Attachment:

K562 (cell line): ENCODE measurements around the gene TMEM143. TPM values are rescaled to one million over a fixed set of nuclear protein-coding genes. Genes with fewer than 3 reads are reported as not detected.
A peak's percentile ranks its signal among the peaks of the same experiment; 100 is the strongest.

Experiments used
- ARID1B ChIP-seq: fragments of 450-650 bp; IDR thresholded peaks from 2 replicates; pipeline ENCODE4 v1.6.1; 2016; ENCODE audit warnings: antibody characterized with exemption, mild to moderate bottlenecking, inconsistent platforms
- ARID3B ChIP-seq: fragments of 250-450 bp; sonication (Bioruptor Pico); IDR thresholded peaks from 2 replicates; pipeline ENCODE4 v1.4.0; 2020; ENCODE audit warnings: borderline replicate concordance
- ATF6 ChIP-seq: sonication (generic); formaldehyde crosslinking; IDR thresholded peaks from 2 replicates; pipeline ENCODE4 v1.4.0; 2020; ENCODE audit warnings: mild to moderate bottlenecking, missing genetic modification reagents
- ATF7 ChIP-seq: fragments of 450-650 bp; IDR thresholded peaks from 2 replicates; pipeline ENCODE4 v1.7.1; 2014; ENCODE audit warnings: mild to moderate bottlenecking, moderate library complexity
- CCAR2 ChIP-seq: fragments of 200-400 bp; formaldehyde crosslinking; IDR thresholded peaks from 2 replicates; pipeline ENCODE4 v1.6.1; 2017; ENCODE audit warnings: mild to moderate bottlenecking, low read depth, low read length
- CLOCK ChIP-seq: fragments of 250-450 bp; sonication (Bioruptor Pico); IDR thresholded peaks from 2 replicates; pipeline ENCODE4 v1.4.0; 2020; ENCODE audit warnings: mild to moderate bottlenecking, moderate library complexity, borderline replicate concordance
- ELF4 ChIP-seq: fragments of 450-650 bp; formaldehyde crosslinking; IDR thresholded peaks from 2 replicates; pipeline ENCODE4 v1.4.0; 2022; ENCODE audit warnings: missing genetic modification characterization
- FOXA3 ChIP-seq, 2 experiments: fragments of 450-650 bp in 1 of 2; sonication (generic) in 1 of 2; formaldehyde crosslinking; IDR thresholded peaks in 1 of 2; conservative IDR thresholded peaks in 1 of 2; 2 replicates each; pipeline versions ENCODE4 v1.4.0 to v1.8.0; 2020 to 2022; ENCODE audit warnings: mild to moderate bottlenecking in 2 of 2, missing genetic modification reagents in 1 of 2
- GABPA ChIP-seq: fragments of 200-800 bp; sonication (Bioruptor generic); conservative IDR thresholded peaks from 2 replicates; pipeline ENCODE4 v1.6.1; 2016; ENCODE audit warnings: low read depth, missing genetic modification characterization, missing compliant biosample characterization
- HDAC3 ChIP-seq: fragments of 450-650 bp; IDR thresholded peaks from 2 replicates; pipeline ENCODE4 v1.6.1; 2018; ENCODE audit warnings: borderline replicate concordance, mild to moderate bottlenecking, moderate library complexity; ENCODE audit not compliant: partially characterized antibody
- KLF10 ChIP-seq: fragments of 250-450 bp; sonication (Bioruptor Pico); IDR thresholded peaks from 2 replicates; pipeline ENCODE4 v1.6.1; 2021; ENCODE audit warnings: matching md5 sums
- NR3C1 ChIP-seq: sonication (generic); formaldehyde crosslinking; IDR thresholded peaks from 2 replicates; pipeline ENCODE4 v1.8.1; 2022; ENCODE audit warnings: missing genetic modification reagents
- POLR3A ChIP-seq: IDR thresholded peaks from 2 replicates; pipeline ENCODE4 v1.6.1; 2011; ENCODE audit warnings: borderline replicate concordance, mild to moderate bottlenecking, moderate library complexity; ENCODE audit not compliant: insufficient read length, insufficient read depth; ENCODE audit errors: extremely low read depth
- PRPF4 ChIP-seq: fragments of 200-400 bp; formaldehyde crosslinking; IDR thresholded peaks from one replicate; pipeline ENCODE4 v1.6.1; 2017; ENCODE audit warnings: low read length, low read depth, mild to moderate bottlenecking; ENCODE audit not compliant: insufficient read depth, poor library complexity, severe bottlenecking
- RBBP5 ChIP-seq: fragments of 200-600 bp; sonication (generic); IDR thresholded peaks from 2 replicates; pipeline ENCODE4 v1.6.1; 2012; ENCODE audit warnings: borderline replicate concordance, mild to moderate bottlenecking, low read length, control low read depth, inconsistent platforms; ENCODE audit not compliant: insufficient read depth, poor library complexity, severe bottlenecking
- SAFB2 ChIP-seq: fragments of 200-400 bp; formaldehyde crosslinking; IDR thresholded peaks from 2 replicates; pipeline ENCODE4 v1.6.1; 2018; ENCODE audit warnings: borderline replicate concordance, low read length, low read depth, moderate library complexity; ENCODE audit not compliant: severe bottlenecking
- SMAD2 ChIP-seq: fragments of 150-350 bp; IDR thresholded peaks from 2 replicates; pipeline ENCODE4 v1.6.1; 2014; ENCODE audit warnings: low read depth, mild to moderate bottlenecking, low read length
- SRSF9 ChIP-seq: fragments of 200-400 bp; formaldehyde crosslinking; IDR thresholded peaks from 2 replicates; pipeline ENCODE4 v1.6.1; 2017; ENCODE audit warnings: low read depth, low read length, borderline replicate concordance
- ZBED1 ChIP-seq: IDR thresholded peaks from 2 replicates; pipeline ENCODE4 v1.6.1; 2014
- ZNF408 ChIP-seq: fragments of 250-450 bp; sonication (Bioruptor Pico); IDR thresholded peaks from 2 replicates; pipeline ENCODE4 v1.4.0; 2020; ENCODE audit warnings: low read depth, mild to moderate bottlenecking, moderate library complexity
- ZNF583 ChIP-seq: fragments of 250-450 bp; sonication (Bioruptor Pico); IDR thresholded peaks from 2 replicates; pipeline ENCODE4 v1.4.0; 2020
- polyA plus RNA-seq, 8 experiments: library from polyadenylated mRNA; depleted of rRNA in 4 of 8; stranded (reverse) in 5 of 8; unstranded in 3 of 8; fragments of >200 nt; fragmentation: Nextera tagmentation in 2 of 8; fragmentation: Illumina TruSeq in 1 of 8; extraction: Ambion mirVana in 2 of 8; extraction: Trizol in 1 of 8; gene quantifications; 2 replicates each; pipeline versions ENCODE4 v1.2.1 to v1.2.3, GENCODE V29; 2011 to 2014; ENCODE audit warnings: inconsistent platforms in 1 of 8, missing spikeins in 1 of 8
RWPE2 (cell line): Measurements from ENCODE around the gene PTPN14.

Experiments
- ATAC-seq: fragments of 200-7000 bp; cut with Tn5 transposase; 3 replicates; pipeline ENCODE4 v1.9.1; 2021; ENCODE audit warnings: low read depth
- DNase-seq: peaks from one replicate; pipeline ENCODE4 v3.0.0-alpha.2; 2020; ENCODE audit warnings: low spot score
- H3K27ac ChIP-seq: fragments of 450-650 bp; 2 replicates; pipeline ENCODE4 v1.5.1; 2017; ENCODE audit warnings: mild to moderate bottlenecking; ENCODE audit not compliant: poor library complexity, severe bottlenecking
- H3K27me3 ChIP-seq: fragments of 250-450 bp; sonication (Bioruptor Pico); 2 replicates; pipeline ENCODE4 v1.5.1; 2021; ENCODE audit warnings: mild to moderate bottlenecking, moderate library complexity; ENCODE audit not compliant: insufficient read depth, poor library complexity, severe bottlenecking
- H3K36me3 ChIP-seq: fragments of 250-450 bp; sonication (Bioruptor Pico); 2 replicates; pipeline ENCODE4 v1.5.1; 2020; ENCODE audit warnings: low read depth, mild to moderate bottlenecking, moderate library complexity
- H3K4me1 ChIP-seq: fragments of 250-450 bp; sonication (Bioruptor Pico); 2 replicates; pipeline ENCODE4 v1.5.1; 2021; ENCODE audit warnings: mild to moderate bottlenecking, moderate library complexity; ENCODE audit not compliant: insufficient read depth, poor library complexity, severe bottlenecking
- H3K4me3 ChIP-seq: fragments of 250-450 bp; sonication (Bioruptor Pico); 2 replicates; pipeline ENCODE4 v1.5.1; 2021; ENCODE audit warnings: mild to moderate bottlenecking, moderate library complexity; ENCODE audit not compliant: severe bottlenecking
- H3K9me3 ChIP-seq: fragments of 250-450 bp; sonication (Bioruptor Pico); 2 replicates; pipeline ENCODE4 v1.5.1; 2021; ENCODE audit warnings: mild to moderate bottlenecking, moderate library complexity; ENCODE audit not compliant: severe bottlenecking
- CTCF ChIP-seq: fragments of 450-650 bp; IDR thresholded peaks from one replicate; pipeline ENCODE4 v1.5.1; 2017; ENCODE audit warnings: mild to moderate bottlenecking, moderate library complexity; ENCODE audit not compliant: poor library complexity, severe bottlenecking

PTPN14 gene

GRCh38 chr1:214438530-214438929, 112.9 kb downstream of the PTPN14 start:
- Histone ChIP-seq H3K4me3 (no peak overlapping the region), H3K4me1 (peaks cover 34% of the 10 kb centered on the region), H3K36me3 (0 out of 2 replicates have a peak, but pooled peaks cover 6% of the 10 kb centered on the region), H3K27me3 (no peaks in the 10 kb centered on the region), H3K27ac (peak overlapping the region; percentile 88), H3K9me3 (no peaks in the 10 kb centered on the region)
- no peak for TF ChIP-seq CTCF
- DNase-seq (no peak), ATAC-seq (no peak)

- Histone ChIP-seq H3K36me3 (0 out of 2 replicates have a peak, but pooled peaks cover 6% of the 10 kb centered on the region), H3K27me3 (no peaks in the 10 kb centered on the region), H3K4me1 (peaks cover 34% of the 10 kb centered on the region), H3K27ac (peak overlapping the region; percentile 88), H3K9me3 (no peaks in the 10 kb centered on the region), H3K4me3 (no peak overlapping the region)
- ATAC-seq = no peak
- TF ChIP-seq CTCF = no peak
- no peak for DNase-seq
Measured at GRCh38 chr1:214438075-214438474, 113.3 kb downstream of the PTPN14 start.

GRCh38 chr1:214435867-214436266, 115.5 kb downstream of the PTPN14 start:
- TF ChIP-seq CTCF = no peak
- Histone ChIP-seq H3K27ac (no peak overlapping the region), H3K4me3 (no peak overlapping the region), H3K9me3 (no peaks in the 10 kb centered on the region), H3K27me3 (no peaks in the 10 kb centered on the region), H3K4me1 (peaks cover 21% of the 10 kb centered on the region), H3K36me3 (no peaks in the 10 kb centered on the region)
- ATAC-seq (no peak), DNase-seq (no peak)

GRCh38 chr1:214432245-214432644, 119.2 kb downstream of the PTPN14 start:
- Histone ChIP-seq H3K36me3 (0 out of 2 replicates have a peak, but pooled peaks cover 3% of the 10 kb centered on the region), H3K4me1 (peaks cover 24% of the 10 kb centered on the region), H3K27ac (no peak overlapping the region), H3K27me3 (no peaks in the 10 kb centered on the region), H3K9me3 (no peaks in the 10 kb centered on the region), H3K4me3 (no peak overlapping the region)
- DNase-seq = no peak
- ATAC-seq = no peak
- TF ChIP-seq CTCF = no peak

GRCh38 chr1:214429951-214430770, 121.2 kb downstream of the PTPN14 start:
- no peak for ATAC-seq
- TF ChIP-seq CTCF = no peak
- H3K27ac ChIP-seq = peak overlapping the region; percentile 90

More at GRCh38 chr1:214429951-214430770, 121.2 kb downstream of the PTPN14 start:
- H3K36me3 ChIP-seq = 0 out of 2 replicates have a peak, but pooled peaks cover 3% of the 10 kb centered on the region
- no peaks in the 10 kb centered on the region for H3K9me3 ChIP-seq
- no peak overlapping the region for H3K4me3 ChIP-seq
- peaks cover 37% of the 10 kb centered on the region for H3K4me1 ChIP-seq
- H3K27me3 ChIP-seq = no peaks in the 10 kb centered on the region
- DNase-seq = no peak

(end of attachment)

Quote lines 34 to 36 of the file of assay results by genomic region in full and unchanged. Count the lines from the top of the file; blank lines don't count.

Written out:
- H3K4me3 ChIP-seq: fragments of 250-450 bp; sonication (Bioruptor Pico); 2 replicates; pipeline ENCODE4 v1.5.1; 2021; ENCODE audit warnings: mild to moderate bottlenecking, moderate library complexity; ENCODE audit not compliant: severe bottlenecking
- H3K9me3 ChIP-seq: fragments of 250-450 bp; sonication (Bioruptor Pico); 2 replicates; pipeline ENCODE4 v1.5.1; 2021; ENCODE audit warnings: mild to moderate bottlenecking, moderate library complexity; ENCODE audit not compliant: severe bottlenecking
- CTCF ChIP-seq: fragments of 450-650 bp; IDR thresholded peaks from one replicate; pipeline ENCODE4 v1.5.1; 2017; ENCODE audit warnings: mild to moderate bottlenecking, moderate library complexity; ENCODE audit not compliant: poor library complexity, severe bottlenecking